When I picked up my Bible today, my eyes fell on the following passage:
“Yet they [the chief priest, the teachers of the law and the leaders of the people] couldn’t find any way to do it [kill Jesus] because all the people hung on his words.” -- Luke 19:48
The statement that “all the people hung on his words” hit me. It seemed like a modern day idiom. I doubted that this is what it literally said. So, I asked my husband, Tom, “Is this an exact translation of the phrase ‘hung on his words’”? He looked it up and said, “Yes it is.”
I hate waiting.I mean, I HATE it.
I hate waiting the two minutes for my coffee to brew and get into my cup.
I hate waiting in lines at the grocery store.
I hate waiting in traffic.
I hate waiting for things I want.
I hate waiting for a baby.
You never know what might inspire you while eating a bowl of lentils. Today my bowl of soup seemingly called out to me, "Where is your courage, Jeanie?
"Stay with me here. The lentils may speak to you as well.
David (as in the young boy who slew the giant and became King of Israel and...even in his sin and repentance...was described as a man after God's own heart) teaches me about courage "in the middle of lentils".
2 Samuel 23 recounts some of the courageous acts of David's "mighty men". One of these men (named Shammah) showed great courage in the midst of lentils.
Accepting what is vs what should be is a key to unlocking joy and embracing the present with gratitude. It can also be incredibly hard. I battle exchanging my shoulds for my what-is on a daily basis.
“When I kept silent, my bones wasted away through my groaning all day long. For day and night your hand was heavy on me; my strength was sapped as in the heat of summer. Then I acknowledged my sin to you and did not cover up my iniquity. I said, 'I will confess my transgressions to the Lord.' And you forgave the guilt of my sin. Therefore let all the faithful pray to you while you may be found; surely the rising of the mighty waters will not reach them.” -- Psalm 32:3-5 (NIV)
Early one morning Stewart the Frog’s curiosity sent him into the fields beyond his familiar pond. As he explored, he happened upon a container that was filled with water. Hot from hopping, he climbed in to get refreshed and re-hydrated. He was so comfortable in the little container that he fell asleep.
Meanwhile, the sun grew hot overhead. Slowly but surely, the temperature of the water in the container began to rise. Stewart didn’t notice, as he had become accustomed to the gradual change. And besides, he was feeling tired and less alert now. He had no desire to move.
My daughter’s chocolate brown eyes are sparkling. “Mommy, I’m going to plant these apple seeds, and they’re going to grow into trees, and then we’re going to save money and eat free apples forever!” Cassidy holds out her hand. A dozen tiny seeds rest in her palm, plucked and saved from apple cores all week long.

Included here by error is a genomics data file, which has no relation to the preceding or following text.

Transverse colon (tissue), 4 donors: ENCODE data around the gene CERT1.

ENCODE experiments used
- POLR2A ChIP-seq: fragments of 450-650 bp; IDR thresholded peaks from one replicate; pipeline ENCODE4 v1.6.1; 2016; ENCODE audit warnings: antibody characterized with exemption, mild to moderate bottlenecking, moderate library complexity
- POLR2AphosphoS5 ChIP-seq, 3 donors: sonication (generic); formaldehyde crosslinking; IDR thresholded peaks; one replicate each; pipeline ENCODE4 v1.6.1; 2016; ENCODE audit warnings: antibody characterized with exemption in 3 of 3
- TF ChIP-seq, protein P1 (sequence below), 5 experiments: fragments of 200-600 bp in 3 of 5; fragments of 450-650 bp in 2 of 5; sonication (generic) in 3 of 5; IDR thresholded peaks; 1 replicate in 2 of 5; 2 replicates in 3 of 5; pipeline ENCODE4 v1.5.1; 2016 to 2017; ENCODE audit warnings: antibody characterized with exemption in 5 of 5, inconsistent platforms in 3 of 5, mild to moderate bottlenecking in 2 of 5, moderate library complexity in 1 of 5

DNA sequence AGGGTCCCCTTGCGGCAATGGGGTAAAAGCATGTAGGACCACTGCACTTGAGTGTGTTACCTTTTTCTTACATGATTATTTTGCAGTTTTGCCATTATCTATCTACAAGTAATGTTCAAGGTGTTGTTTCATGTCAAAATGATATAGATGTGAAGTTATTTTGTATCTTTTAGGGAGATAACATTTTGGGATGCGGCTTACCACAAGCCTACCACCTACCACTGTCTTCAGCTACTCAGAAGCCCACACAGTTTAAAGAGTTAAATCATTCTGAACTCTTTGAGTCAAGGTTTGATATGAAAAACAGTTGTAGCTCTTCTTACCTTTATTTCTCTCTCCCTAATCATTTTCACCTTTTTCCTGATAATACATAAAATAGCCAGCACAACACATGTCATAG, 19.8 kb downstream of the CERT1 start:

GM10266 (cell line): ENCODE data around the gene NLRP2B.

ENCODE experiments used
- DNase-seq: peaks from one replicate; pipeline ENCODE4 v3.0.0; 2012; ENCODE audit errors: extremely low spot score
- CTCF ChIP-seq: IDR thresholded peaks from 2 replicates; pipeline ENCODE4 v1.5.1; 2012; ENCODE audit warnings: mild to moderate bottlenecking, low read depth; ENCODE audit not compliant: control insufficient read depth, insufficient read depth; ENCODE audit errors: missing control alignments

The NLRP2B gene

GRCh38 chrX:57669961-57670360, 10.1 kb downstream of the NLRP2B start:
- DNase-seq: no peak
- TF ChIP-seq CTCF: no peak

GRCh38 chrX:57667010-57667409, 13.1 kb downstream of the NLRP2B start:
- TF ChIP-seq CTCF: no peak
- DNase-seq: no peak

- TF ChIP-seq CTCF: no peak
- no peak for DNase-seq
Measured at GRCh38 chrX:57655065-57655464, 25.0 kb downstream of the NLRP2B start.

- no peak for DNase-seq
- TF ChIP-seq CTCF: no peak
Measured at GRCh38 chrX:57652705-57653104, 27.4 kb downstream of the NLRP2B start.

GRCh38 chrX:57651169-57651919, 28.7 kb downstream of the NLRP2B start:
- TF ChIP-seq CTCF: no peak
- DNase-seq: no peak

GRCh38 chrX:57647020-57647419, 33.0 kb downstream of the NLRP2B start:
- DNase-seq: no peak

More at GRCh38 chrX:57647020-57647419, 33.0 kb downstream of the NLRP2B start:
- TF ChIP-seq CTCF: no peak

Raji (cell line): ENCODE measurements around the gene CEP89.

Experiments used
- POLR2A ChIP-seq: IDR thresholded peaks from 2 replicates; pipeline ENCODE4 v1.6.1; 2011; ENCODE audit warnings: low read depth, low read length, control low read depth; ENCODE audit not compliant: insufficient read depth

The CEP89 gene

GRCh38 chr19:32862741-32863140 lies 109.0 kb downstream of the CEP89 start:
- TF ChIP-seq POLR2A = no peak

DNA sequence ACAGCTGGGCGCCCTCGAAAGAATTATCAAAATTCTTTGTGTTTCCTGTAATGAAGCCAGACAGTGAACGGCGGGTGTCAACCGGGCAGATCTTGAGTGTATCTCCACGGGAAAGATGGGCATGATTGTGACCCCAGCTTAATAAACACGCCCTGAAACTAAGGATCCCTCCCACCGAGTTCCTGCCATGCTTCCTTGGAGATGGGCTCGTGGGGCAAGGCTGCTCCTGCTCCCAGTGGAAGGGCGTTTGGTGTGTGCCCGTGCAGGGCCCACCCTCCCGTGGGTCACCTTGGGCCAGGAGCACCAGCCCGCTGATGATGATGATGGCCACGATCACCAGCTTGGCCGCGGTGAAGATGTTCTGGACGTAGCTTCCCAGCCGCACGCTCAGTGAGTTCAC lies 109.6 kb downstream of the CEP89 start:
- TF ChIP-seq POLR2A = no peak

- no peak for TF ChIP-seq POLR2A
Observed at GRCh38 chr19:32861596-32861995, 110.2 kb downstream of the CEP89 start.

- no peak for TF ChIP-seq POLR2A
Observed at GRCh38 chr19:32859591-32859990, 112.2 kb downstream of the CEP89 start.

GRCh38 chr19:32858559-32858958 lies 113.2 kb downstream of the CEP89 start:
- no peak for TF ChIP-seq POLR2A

“Okay, honey, let’s give it a try,” I say. My heart gives a painful squeeze, because I know she knows I’ve been worried about money, and she’s trying to help.
I know nothing about planting apple seeds—I’ve always thought they wouldn’t grow until they’d passed through a bird’s digestive tract or something gross like that—but I figure, why not?
This week’s “moment” comes from Sheila. The title is not a misprint.
We all have times when we feel overwhelmed. It may seem our thoughts and worries and fears are buzzing all around us, dive bombing and looping in our minds. We feel our heads being jerked here and there, making it difficult to focus, to decide which of these assailants to go after first. Our anxiety builds and crescendos and we feel totally out of control and at the mercy of the battle going on in our minds.
Let me suggest an analogy that might help you to pull out of the fog and get more direction and focus.
Often, as a “Nana and Papa,” my husband and I are asked for parenting advice. We were blessed to have been lovingly parented—and also fortunate to have received helpful God-focused training throughout the years while parenting our own kids. I am truly grateful. Along the way we have had the opportunity to counsel countless other families through spiritual one-on-one training as well as large class settings. Nothing we “possess” is more valuable to us than our children, and fortunately many parents are in the quest to parent well. If I were to quickly jot down my “top dozen parenting tips” perhaps they might look something like this:
Give foremost attention to your spiritual life. There is nothing more important than your kids knowing God. After all, think about it…. What will really be important (or lasting) 100 years from now? The schools they attended? The sports they participated in? The money they made? As King David told his son,“And Solomon, my son, learn to know the God of your ancestors intimately. Worship and serve him with your whole heart and a willing mind. For the LORD sees every heart and knows every plan and thought. If you seek him, you will find him. But if you forsake him, he will reject you forever. So take this seriously.” 1 Chronicles 28:9-10a (NLT)
Some people use visualization techniques to help them relax and not be anxious.
(Peaceful, new-age music is playing in the background): “Picture yourself standing in a field of vibrant green grass. In your mind’s eye, look up at the blue sky and billowy white clouds. Now cast your eyes below at the shimmering lake of water, mirroring the sky. Hear the burbles and gurgles of the nearby brook, etc.”